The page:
Shell’s solar acquisition Daystar Power plans pan-African expansion

By David Whitehouse
Posted on Friday, 30 September 2022 06:00

Photo supplied by Daystar.

Daystar Power, the West African solar power provider being bought by Royal Dutch Shell, plans to expand across Africa once the acquisition is completed, says Olaedo Osoka, Daystar’s West Africa CEO.

Eastern and southern Africa are “attractive markets” with “huge potential,” says Ghana-based Osoka. “We can address those markets.” The company is aiming to increase its installed solar capacity from a current 32MW to 400MW by 2025.

African renewable energy providers are scaling up to target commercial and industrial customers as rising prices for fossil fuels prompt a search for cost savings. Nigeria’s Starsight Energy and South African-based SolarAfrica this month agree to merge to create a portfolio of 220MW of operated and contracted generation capacity, and a project pipeline exceeding 1GW.

Lagos-based Daystar provides renewable solutions to commercial and industrial clients. Management will stay in place under the agreement announced September 28. Financial terms were not disclosed, and the purchase is subject to regulatory approvals.  CEO and co-founder Jasper Graf von Hardenberg says that the company is on track to increase its installed solar capacity by 135% in 2022.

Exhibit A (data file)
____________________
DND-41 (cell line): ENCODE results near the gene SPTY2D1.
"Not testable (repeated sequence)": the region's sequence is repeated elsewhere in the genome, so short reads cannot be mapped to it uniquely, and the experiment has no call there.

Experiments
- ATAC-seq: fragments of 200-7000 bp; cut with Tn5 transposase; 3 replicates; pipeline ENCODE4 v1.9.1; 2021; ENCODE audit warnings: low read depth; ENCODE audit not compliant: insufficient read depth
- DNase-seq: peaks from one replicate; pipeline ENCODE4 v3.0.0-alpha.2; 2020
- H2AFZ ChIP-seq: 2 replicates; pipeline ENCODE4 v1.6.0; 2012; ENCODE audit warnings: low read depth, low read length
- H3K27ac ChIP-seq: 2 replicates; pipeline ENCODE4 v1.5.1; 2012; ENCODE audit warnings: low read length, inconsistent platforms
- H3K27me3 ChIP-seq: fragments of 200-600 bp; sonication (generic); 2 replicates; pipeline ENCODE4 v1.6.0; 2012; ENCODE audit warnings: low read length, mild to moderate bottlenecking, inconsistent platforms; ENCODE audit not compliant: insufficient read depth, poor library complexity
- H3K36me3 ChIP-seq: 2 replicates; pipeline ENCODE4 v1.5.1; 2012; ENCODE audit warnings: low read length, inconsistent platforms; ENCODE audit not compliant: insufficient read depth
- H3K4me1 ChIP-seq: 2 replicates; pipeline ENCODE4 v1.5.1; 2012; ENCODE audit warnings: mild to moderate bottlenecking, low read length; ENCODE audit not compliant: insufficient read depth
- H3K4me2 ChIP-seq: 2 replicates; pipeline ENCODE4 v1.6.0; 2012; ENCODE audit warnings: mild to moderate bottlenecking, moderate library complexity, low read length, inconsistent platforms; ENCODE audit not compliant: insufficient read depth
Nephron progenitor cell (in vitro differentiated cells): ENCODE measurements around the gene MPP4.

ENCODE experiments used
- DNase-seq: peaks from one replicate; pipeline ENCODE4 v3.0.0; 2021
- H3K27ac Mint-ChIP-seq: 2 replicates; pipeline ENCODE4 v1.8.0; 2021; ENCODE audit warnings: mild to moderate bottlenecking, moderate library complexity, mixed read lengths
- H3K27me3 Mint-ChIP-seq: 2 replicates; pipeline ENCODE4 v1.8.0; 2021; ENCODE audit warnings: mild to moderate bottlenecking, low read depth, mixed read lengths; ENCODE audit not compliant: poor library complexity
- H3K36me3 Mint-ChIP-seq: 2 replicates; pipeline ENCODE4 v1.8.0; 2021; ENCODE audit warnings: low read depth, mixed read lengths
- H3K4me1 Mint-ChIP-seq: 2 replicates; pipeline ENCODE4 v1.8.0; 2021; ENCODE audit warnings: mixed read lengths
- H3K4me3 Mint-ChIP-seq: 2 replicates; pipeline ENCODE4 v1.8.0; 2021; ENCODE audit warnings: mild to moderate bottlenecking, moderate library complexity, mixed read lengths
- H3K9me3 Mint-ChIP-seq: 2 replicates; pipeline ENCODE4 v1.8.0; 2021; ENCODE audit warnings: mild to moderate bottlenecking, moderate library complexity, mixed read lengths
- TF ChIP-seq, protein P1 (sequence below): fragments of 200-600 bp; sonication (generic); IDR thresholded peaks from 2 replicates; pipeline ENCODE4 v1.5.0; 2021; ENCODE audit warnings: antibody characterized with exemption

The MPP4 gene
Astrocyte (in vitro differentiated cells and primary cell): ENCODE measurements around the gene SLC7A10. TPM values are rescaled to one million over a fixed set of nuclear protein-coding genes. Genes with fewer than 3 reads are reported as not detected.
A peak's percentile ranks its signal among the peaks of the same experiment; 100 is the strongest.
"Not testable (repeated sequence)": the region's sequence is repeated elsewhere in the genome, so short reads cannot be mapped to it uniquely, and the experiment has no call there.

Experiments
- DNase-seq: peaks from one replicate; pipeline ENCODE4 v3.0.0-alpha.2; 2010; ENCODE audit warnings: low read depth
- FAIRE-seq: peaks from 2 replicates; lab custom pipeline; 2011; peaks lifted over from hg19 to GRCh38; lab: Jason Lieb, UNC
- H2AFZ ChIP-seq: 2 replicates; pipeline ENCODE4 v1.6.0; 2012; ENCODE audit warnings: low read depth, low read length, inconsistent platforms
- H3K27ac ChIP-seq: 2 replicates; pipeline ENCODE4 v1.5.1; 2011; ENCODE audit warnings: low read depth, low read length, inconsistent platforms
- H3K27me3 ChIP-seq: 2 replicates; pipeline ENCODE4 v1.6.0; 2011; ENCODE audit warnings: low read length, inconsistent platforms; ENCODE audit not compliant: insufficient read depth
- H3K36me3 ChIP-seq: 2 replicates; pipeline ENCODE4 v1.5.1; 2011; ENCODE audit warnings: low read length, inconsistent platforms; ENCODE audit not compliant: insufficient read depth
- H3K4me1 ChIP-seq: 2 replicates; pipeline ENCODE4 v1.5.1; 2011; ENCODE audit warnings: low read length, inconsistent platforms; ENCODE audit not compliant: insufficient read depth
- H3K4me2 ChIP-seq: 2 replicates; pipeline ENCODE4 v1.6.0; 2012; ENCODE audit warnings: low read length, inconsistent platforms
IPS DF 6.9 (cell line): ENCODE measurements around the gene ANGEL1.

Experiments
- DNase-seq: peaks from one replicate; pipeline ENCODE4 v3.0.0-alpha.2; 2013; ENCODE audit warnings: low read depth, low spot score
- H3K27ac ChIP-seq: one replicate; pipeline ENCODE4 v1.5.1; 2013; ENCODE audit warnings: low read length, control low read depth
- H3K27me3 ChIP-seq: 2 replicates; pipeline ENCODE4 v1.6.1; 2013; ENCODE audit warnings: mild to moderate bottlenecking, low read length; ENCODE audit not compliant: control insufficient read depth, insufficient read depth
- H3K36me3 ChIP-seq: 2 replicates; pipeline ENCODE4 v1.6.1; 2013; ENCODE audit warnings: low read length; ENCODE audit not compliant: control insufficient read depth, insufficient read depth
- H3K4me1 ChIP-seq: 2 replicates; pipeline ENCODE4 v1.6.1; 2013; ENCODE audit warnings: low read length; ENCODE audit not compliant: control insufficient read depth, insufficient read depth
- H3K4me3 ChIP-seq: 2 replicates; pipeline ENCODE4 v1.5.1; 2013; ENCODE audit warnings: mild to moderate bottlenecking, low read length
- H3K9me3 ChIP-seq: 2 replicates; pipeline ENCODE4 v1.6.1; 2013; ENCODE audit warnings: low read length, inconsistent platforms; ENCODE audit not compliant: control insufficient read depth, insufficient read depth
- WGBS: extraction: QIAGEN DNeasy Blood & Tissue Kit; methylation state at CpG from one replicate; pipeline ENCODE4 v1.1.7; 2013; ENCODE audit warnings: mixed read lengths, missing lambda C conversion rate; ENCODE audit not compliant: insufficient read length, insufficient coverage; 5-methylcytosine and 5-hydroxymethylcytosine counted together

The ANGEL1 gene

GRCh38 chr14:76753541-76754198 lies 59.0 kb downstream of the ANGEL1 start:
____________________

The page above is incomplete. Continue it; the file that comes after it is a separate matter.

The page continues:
Plans for expansion are slightly more developed in eastern Africa, where the company has been developing its leads. Osoka expects that the expansion will start to be rolled out in 2023.

  • In West Africa, power costs can be up to five times levels in OECD countries, the company says. Osoka says that in most of its markets, the company can provide solar power which is 30% cheaper than other power sources. “It’s a simple value proposition.”
  • Daystar until now has offered clients long-term contracts with no need for initial capital expenditure, with the finance coming from development finance and private-equity shareholders.
  • That “zero capex” model will continue with Shell providing energy solution finance, Osoka says. Being part of Shell will make it easier to attract and retain talent, she adds.

New leaf ?

Founded in 2017 by Sunray Ventures, Daystar Power is active in Nigeria, Ghana, Togo and Senegal with a representative office in Côte d’Ivoire. Clients include Seven-Up, UAC Foods and Ghandour Cosmetics, the largest Ghanaian cosmetics manufacturer. The company also wants to expand in its existing countries where it is “still just scratching the surface” of demand, Osoka says.

Shell has been branching out from its traditional fossil fuel business, in August buying the Sprng Energy renewable platform in India. The company is in the process of buying UK solar farm projects with a total capacity of 100MW, and in July said it plans to build Europe’s largest renewable hydrogen plant in Rotterdam.

It remains to be seen whether being part of Shell will benefit or hamper Daystar’s reputation in Nigeria. Shell started drilling for oil in the Niger Delta in 1958, and pulled out amid protests against the resulting pollution in Ogoniland in 1993.

Despite clean-up efforts, spillages have continued due to historical lack of maintenance, pipeline sabotage, vandalism and theft. The Niger Delta, according to the Institute for Security Studies, remains one of the most polluted places on Earth.

Bottom line

The scaling up of African solar will continue whether or not businesses want to buy their energy from Shell.

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